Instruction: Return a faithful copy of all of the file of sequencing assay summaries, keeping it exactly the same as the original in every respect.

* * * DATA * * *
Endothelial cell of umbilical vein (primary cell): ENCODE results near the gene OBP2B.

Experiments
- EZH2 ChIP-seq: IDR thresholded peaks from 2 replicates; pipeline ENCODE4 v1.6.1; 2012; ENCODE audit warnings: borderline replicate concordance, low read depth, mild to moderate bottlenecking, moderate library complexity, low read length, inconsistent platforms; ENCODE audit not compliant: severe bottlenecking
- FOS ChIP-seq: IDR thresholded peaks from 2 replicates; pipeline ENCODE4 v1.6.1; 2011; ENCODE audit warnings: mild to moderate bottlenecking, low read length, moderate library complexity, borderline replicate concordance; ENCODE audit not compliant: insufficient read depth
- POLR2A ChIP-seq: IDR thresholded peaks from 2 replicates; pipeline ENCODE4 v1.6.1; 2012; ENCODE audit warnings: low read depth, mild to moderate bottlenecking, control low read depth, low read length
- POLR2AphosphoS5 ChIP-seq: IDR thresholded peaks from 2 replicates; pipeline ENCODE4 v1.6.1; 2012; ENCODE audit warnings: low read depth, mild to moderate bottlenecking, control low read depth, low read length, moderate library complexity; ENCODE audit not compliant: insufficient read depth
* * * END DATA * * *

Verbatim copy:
Endothelial cell of umbilical vein (primary cell): ENCODE results near the gene OBP2B.

Experiments
- EZH2 ChIP-seq: IDR thresholded peaks from 2 replicates; pipeline ENCODE4 v1.6.1; 2012; ENCODE audit warnings: borderline replicate concordance, low read depth, mild to moderate bottlenecking, moderate library complexity, low read length, inconsistent platforms; ENCODE audit not compliant: severe bottlenecking
- FOS ChIP-seq: IDR thresholded peaks from 2 replicates; pipeline ENCODE4 v1.6.1; 2011; ENCODE audit warnings: mild to moderate bottlenecking, low read length, moderate library complexity, borderline replicate concordance; ENCODE audit not compliant: insufficient read depth
- POLR2A ChIP-seq: IDR thresholded peaks from 2 replicates; pipeline ENCODE4 v1.6.1; 2012; ENCODE audit warnings: low read depth, mild to moderate bottlenecking, control low read depth, low read length
- POLR2AphosphoS5 ChIP-seq: IDR thresholded peaks from 2 replicates; pipeline ENCODE4 v1.6.1; 2012; ENCODE audit warnings: low read depth, mild to moderate bottlenecking, control low read depth, low read length, moderate library complexity; ENCODE audit not compliant: insufficient read depth